• Entry type: Person
  • Entry ID: AWE5984

Cotton, Olive

(1911 – 2003)
  • Born 11 July, 1911, Hornsby New South Wales Australia
  • Died 27 September, 2003, Cowra New South Wales Australia
  • Occupation Professional photographer


Olive Cotton is renowned for the pioneering photographic works she executed in the modernist style. In addition to Straight style, Cotton experimented with elements of Pictorialism. From the mid-1930s Cotton worked at the Max Dupain Studio in Sydney, where she experimented with close ups and lighting effects; during WW2 she ran this studio herself. As well as advertising and fashion photography, Cotton explored still life and landscape genres. In later life, she worked as a studio photographer in regional NSW, specialising in wedding photography and studio portraiture. After initially using a Box Brownie, Cotton used a Rolleiflex camera throughout her career.


Olive Cotton is renowned for the works she executed in the modernist style. The genres she explored include fashion, still life, landscape, wedding photography and portraiture, including children’s portraiture.

She was born on 11 July 1911 in Hornsby, Sydney. Her parents were Leo Cotton, Professor of Geology at Sydney University, and Florence (née Channon) a painter and pianist. In 1922, aged eleven, she received her first camera – a Kodak Box Brownie. It was a gift from her father who was himself a ‘hobbyist.’ Furthermore, as a geologist, Leo Cotton had taken photographs for Ernest Shackleton’s expedition to Antarctica in 1907. In conversation with Hawley, Olive Cotton remembered being shown slides of glaciers and ships in the Antarctic (Hawley 397). Leo Cotton also helped Olive build her first darkroom in the family laundry. She used Solio daylight paper to make her contact prints and she made her first enlarger ‘from two open ended boxes [tins]: the smaller held the lens and slid up into the enlarger’ (Australian Women Photographers 13). Her early work encompassed still life, landscapes and portraits of family and friends.

Cotton was educated at the Methodist Ladies College, Burwood, between 1921-1929, and it was during her last year there that she joined the Photographic Society of NSW. She went to Sydney University in 1930 and about the same time joined the Sydney Camera Club, where she benefitted from the encouragement and teaching of the well-known Pictorialist photographer Harold Cazneaux. She continued to work as an amateur photographer while completing her Bachelor of Arts, majoring in mathematics and English, graduating in 1934.

By mid-1934 she had joined the photographer Max Dupain in his studio at 24 Bond St, Sydney. Officially she was his ‘assistant’ but she also pursued her own work. Cotton and Dupain had been family friends since childhood, and spent many summer holidays taking photographs at Newport Beach. Their mutual passion for photography fuelled the friendship, and they went on to marry in 1939 but separated in 1941. They eventually divorced in 1944.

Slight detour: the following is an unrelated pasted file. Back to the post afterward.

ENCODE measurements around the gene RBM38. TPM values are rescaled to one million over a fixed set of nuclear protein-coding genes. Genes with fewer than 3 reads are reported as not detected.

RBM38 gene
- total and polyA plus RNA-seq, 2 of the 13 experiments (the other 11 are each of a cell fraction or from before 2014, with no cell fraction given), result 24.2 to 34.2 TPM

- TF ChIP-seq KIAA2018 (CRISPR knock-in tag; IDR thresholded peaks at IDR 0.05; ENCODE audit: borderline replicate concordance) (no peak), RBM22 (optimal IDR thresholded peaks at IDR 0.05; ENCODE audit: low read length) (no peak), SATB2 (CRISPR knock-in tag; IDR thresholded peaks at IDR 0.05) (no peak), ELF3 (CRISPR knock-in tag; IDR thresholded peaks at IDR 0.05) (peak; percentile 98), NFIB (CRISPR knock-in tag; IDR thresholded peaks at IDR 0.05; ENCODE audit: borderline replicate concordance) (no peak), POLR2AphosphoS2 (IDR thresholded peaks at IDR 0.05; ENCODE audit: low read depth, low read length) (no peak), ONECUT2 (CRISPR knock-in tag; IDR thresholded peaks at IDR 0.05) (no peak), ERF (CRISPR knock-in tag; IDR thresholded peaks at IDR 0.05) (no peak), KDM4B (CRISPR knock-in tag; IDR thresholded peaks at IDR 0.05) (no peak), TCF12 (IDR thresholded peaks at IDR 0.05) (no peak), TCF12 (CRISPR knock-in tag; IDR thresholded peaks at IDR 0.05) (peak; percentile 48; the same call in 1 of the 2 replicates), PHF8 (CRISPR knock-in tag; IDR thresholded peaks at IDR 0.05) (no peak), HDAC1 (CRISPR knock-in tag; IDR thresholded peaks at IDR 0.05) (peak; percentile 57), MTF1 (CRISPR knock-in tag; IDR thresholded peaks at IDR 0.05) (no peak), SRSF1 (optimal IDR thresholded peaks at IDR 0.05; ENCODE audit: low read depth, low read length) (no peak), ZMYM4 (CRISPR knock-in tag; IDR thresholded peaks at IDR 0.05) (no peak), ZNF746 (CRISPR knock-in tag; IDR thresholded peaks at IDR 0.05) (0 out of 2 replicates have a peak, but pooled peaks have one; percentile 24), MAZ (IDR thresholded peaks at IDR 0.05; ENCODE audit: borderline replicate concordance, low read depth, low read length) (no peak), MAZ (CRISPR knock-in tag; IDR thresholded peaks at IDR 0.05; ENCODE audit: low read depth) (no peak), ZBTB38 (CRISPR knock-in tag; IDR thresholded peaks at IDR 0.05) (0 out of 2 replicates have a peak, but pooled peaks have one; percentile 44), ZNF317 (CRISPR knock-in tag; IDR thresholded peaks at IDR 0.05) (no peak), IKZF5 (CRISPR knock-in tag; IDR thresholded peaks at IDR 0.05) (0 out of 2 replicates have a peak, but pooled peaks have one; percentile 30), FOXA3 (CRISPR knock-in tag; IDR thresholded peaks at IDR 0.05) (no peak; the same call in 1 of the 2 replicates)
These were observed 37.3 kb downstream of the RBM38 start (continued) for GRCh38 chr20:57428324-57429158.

In 1938 Cotton joined the short-lived Contemporary Camera Group. She also experimented with fashion photography, working in the commercial section of the Commemorative Salon held by the Photographic Society as part of the Australian 150th anniversary celebrations. During this time Cotton and Dupain moved their Sydney studio to a larger one in Clarence Street.

In 1941, following her divorce, Cotton worked at Frensham School (a progressive girl’s school in Mittagong, NSW) where she taught mathematics.

Between 1942-1945 Dupain left Australia to carry out his military service, and Cotton returned to commercial photography and managed his studio. Throughout this period she was extremely busy, receiving many different commissions including the making of wartime propaganda photographs for AWA (a wireless manufacturer), as well as creating a mural for an ‘up-to-the-minute house designed by architect Sam Lipson’ (Hall 85) . The original mural was 182.9 x 76.2 cm, but it was unfortunately destroyed early in the 1980s. The National Gallery of Australia holds a smaller version, which is the only known print available. The brief for the mural was quite fluid, however the client had seen a mural that Max Dupain had created which incorporated dancers and ‘had expressed an interest in ballet figures’ (Ennis,Heritage132). In discussing the mural, which took her over one hundred hours to complete, Cotton noted that she was not aiming to create a Surrealist work – the emphasis being instead on using techniques that might enable her to capture the image she had in mind. Helen Ennis has provided a detailed account of the processes that Cotton employed to create this work in her entry in Heritage: The National Women’s Art Book.

Olive Cotton is recognised for her hard-edged minimalist style and tight framing. She used controlled lighting and shadows to capture close up household objects such as flowers, insects, landscapes and people. Like many photographers she referred to her photographic method as ‘drawing with light’ (Australian Gallery Directors Council 13). Ennis notes that she ‘was able to imagine a photograph and, in the photographing of what she “saw,” could transform the ordinary into the extraordinary. They are the kind of images that gently impose themselves on you – and that stay with you’ (Ennis 2002 PAGE)